Saturday, 25 July 2009

Confessions of a Teenage Alien Lover

Many years ago, when I was doing my A-levels, I developed an obsession for a US teen drama called Roswell High. It was on BBC 2 at 6pm on Wednesdays and during season one I didn’t miss a single episode. At the end of every show I would sit on my Granny’s living room floor (because she had a bigger television) refusing to avert my eyes from the screen, hoping that if I stared hard enough it would magically fast forward to the next episode.

My appetite was fuelled largely by the on-off relationship between an alien, Michael, and a human, Maria. Unlike the full-blown, starry-eyed love affair between Max (alien) and Liz (human), there was something honest and real about the budding romance between this emotionally stunted extra terrestrial and mouthy waitress. No hormonal seventeen-year-old was as soulful and sensitive as Max but every boy I liked at school reminded me of Michael, only he was a much better kisser. And was better looking. And the actor Brendon Fehr was probably not a spotty teen but a Hollywood actor in his twenties. These were all minor details though. As far as I was concerned Michael was a boy, the same age as me, who had the ability to be passionate and poetic and fall in love. Surely there had to be at least one moody bad lad in my History class who could be as deep and meaningful? Alas, by the end of season one the whole alien-human thing had ruined the romance for Michael and Maria whilst the boys in History continued to ping the girls’ bra straps and throw rubbers at the backs of our heads.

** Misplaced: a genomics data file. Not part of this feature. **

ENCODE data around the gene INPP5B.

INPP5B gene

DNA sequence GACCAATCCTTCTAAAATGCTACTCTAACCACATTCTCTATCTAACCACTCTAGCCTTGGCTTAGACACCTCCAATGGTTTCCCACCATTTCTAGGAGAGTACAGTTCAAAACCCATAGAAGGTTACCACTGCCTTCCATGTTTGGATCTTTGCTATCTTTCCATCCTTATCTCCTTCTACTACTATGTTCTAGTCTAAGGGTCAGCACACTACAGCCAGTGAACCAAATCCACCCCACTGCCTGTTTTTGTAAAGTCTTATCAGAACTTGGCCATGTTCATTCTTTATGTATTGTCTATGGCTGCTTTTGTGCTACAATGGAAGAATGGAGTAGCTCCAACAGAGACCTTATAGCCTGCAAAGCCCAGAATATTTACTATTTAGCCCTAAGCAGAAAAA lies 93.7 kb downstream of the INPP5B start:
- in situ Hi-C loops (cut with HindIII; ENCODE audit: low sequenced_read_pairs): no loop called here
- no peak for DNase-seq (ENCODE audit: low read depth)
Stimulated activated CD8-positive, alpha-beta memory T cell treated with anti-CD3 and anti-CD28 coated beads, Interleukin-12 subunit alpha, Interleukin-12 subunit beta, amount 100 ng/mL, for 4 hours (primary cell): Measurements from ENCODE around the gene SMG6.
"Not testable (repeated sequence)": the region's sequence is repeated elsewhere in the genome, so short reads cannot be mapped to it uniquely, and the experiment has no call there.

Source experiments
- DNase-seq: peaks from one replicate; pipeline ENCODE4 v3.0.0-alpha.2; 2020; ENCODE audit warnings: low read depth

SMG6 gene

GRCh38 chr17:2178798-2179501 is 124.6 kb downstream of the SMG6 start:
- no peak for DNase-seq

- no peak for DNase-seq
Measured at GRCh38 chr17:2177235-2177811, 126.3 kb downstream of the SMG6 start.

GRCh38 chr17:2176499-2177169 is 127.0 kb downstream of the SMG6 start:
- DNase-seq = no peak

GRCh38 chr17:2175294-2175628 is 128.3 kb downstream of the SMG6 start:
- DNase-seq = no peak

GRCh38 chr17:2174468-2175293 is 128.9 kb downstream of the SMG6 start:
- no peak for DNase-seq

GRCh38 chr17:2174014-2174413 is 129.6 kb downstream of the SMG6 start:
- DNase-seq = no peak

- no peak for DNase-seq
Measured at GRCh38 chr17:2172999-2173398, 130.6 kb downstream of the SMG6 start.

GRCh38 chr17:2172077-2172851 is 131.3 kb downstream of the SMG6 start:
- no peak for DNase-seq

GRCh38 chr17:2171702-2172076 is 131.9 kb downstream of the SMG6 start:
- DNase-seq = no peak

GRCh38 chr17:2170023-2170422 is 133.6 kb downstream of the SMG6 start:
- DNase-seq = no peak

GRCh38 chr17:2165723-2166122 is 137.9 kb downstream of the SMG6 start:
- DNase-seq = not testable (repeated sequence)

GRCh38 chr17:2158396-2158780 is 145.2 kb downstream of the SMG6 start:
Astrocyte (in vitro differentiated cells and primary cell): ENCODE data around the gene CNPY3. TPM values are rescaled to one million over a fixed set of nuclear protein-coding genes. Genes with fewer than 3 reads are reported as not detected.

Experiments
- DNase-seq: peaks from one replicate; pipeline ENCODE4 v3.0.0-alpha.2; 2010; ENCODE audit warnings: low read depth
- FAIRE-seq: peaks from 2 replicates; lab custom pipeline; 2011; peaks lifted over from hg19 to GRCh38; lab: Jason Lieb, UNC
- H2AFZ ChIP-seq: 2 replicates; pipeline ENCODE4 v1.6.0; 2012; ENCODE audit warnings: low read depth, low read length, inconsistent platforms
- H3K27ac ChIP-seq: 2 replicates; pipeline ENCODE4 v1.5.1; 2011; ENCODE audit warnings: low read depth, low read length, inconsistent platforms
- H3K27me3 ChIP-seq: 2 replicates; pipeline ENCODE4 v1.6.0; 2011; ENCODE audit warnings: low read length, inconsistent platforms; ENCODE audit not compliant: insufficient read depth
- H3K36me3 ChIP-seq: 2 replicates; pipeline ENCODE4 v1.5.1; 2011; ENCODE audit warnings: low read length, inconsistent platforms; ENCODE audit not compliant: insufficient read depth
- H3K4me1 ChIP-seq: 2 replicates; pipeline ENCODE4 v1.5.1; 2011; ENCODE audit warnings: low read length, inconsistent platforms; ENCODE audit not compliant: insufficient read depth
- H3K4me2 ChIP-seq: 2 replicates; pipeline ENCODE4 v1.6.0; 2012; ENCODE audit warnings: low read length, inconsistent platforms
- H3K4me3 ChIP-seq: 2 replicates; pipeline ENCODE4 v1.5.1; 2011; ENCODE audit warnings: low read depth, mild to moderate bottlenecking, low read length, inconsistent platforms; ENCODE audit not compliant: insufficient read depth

When I started university, I became so consumed by my own, real life romantic traumas that I didn’t have time for the likes of Roswell anymore. Fast forward ten years and my brother, possibly as a joke, possibly not, gave me the DVD box set for my birthday. It was a thoughtful gift; he had remembered my old infatuation when I had long forgotten that the show ever existed (probably he retains mental scars from being forced to watch it week in and week out for half a year). I promptly put the box on my shelf to collect dust next to Pretty Woman and the Peep Show. I once took it down and momentarily considered putting on the pilot episode but I couldn’t quite go through with it. Then, last Sunday, a friend and I lay curled up in my bed after a reckless Saturday night out in Nice. The first disc was missing from my Grey’s Anatomy box set and we weren’t in the mood for a movie. Roswell was all we had left.

My friend and I settled down and got through four episodes. The next night we watched five. I was seventeen all over again and as soon as the credits rolled I immediately wanted to go on to the next one. After my friend returned to London I did consecutive nights propped up in bed: two episodes, three and then another two. I eked out the last disc and had an additional session dedicated to the extras. This morning, when I woke up and realised that it was over, that there would be no Roswell tonight, I felt bereft. I got out of bed and immediately ordered the second and third seasons on Amazon.

I hadn’t been expecting to love Roswell as much now as I did the first time around but, if anything, I think I may love it more. I laughed out loud when Michael and Maria bantered like Hepburn and Tracey, was breathless when Max strapped his biceps around Liz and kissed her for the first time, and was a weeping mess when Maria comforted her distraught boyfriend after he’d had a fight with his abusive foster father. And he may be seventeen and an alien but Michael still makes me swoon. To think that all these years I’ve been hell bent on having a human boyfriend, when what I actually need is something extra-terrestrial.